Apodaca: Like many of us, Bodie is taking a cautious approach to the future
My dog Bodie is a sweet, handsome yellow lab with simple tastes. He loves food and sleep.
Life with Bodie, however, has been anything but simple. He joined our family more than three years ago after we found him through a rescue organization. We had no information about his previous circumstances but it was obvious he’d had it rough, and the transition to stability was difficult.
It took time and many food bribes to gain Bodie’s trust, but eventually he made great progress. He maintained some nervous tics — he’s skittish around tiny, yippy dogs, for instance — but mostly he has settled down. Now he lets us hug and pet him extravagantly, and he no longer reflexively jerks every time someone makes a sudden movement.
Bodie will always be an anxious, sensitive fellow, but I can confer upon him the highest of canine compliments. He is a very good boy.
But lately something is up with Bodie, and I think the COVID-19 pandemic is indirectly to blame.
It all started after my husband and I were fully vaccinated and decided to celebrate our wedding anniversary by eating out at our favorite sushi restaurant. We were gone for two hours tops, but we later realized that it was probably the first time in about a year that Bodie had been left entirely alone.
After that night, Bodie was suddenly afraid of the stairs in our house — behavior we hadn’t seen since we first adopted him. Back then my husband patiently coaxed him up the steps with treats, and soon he was bounding upstairs without hesitation.
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This time around, even the lure of food wasn’t working. He avoided the stairs, despite knowing that his cozy bed on the floor of the master bedroom awaited him there. He ran in circles around the house when he thought someone might try to maneuver him up.
His fear of steps was so acute that he was even apprehensive around exterior doors. He’d stand at an open sliding glass door, warily tapping the threshold with alternating paws, as if trying to summon the nerve to step across.
In a way, I think I get it. Perhaps Bodie was exhibiting his version of the anxiety I also feel now that California has fully “reopened.”
Like others who have followed the social distancing protocol over the past 15 months, I have been eagerly awaiting this moment. But now that it’s here I’m a bit like Bodie at the threshold, gingerly testing each step before moving forward.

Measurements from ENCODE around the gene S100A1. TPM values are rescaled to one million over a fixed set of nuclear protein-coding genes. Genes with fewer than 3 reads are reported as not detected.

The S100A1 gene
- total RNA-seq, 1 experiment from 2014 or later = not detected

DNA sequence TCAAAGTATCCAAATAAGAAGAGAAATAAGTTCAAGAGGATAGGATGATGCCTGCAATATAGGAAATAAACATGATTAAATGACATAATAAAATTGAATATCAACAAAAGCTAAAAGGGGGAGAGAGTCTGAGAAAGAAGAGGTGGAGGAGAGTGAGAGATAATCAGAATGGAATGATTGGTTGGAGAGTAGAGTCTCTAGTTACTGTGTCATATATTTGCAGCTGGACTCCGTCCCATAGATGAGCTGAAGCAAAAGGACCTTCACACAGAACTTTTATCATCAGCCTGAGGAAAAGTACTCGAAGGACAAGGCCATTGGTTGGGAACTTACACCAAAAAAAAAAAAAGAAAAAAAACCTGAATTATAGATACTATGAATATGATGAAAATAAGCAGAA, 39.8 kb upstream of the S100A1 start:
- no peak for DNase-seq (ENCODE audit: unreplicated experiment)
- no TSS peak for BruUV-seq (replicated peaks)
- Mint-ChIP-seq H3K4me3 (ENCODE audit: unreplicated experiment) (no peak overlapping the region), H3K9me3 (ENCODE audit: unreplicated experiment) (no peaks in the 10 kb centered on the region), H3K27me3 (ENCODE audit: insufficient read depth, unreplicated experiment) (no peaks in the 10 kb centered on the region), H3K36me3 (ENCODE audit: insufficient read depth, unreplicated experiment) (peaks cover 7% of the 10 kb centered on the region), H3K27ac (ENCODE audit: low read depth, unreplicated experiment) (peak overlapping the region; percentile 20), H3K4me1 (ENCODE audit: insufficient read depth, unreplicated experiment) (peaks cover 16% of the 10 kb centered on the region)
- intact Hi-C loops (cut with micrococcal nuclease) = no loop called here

I’m trying to remember what normal feels like, while also striving to determine exactly what normal means now and which changes are here to stay. Openness notwithstanding, the world still seems different.
In keeping with my cautious nature, I’m taking it slowly — a sunset picnic with close friends at Big Corona Beach, inching toward a higher level of comfort during shopping excursions, ditching the mask more often. Baby steps.
Yet baby steps, at least when stairs were involved, were still too much for my dog.
I asked our veterinarian, Dr. Randall Aten, the kindly owner of Corona del Mar Animal Hospital, for a spitball psychoanalysis.
While humans were going nuts with pandemic restrictions, Dr. Aten told me, many pets actually fared well.
“Pets are happiest when their owners are around,” he said. “I think they thought this was a pretty sweet deal.”
A few months after the pandemic began the demand for veterinary services skyrocketed. Dr. Aten attributed this onslaught to people spending more time with their pets and becoming more attuned to minor problems, and to the rush of pet adoptions by people seeking furry companions.
Now, as the pandemic wanes, restrictions are lifted, and people return to work and social gatherings away from home, pets might experience separation anxiety. Those issues will be most pronounced among rescue animals like Bodie, he said.
All told, the changing home environment “is going to hit the pet population pretty hard. They have to adapt to new routines.”
It’s also likely that Bodie carries residual trauma from his earlier life, Dr. Aten surmised. The changes occurring within our household are now triggering his stress and causing him to revert to previous patterns.
So what should owners do?
It’s important to remember that pets aren’t acting with malicious intent. They’re just anxious, he said.
“Some dogs are so anxious they can destroy a home. They dig at doors, chew dry wall, howl. People put them in crates and they break their teeth trying to chew through the wires. It can be very extreme.”
Punishment is the wrong response, he said. It creates more anxiety without solving the underlying problem because the pets won’t connect the punishment with the offending behavior.
“I’m from the aspect of how am I going to help this dog,” he said. He recommended a gradual process of desensitization. Go through routine departure clues — picking up keys, grabbing a purse, giving the pet a treat — then go outside, initially for a minute or two, slowly increasing the time away.
And if the pet goes wild with excitement when the owner returns, it’s best to wait until they’ve calmed down before rewarding them with attention.
A few days after I spoke with Dr. Aten, Bodie, unprompted, followed my husband upstairs. Like many of us, he’s been tapping the threshold of an uncertain new reality and finally decided to venture forth.
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